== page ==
Clifford once again forced his way into the conversation. Kyle Clifford started with Carter and Williams, but was replaced by Penner and “dropped” to playing his traditional role with Stoll and Lewis. Clifford’s play had not dropped off, the move was more due to Penner’s gaining favor, plus Sutter thinking the line needed more puck control than speed against a clog-it-all-up Blue Jacket team. Clifford responded with an unassisted goal to open the game’s scoring. Moving back and forth between two lines all night, The Big Red Dog was very effective in both roles.
Stellar game from Jeff Carter. Lots of jump and speed, 2 nifty backhands in close, after drawing the goalie (Brian Elliott) across the crease and forcing him to open the 5 hole. Carter was dangerous all night, scored the game-winner, and was part of a line that was very, very quick on the puck; Clifford, Carter and Williams. Honorable mention to Slava Voynov, but it has to be Carter.
In this game, our Captain came out and established himself as ready to play, and ready to win. Early chances did not go in, but he was a threat and a force, valiant in a comeback from 2 goals down early, and battling all game. He led the Kings to tie it up in the last minute. The Red Wings won it in the last 5 seconds of regulation, but Dustin Brown was not the reason we lost, and his inspiration led the team early and late.
Justin Williams earns the honor for this game. You might think it should go to somebody that scored a goal, especially if I don’t ordain a defenseman. Well, I wish I had that option: we got shutout. At least Williams used his ice time to get a bunch of shots, but as every bar-goer knows just doing shots will not necessary get you to the goal. I am hoping that Williams eventually develops a knack for throwing nudges even if he gets penalized for having caused mild chafing; he may have zero hits so far this season.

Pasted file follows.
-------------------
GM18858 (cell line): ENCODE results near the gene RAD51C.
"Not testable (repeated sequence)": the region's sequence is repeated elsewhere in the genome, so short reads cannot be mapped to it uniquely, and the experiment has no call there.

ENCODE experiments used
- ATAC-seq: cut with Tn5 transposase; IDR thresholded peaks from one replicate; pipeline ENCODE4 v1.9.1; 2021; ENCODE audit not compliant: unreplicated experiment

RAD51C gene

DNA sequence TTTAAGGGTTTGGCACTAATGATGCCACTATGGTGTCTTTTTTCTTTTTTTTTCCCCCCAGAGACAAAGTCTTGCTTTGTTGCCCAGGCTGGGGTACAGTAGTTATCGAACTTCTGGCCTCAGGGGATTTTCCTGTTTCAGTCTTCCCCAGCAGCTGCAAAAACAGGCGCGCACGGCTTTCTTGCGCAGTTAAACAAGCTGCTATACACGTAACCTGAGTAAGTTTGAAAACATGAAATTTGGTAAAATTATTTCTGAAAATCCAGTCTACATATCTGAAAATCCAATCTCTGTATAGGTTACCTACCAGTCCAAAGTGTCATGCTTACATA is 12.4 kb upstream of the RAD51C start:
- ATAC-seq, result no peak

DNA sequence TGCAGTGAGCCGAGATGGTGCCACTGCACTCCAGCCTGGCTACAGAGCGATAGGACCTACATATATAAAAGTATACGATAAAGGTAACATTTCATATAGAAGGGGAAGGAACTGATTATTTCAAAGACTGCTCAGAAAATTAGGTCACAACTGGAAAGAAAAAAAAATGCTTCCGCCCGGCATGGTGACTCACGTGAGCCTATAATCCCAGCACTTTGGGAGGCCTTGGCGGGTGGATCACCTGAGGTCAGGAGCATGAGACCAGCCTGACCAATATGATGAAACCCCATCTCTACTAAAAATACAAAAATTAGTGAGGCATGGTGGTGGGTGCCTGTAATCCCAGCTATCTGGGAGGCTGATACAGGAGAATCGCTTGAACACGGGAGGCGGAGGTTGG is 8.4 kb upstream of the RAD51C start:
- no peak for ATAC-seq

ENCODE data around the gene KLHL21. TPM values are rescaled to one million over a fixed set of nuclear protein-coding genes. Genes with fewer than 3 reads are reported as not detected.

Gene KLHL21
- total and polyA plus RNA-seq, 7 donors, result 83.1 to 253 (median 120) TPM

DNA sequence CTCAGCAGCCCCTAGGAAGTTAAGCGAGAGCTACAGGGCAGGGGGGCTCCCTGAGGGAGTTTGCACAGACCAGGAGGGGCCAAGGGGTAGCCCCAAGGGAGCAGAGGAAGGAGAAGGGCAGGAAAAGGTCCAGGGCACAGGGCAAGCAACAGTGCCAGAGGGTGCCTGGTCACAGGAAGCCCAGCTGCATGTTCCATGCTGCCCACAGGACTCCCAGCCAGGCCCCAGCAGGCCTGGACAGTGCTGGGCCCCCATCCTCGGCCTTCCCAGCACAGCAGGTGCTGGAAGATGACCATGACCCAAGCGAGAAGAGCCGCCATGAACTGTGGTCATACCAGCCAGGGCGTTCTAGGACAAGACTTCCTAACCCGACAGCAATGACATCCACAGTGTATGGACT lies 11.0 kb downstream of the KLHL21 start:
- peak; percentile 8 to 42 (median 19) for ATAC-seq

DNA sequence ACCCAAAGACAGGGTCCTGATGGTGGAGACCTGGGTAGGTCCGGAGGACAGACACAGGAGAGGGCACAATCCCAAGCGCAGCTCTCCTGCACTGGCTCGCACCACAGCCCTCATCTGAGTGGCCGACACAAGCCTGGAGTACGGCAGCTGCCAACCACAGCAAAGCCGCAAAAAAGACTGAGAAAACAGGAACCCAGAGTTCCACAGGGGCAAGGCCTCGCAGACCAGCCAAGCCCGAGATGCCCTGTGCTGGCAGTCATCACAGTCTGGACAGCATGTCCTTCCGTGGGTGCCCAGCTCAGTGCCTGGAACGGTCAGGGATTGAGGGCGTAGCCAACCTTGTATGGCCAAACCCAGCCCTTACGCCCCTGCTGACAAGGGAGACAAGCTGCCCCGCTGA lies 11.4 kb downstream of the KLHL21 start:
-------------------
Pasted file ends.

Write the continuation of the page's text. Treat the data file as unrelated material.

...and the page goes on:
Easy choice, the way I like it. Mike Richards had a Gordie Howe hat trick, which is tough when you consider that the fight came with an instigator and the mandatory misconduct, reducing Richards’ ice time to just under 11 minutes. Even with 4th line total minutes, Richards hit, he shot, he scored and he fought; great game, and his first goal of the season. True to usual form, Richards’ fight was in response to a boarding hit on Rob Scuderi by Brandon Dubinsky. Richards alone buttoned up the Jackets.
For this humiliating loss (7-4) Jarrett Stoll was not the best player on the ice, but he was the best King. A nice fall-away one-timer from the dot, over 2 minutes on the PK and 7 hits, at least he was game when many of his teammates were much less so. Brown had a decent game with 2 goals and 6 shots on goal, but had only 1 hit and ended up a minus 1. Brown also got 4 1/2 more minutes of ice time including 4:25 of Power Play time to Stoll’s :52. Stoll did much more with his minutes and was responsible defensively at even strength, so in a close one Knight Of The Realm goes to Stoll.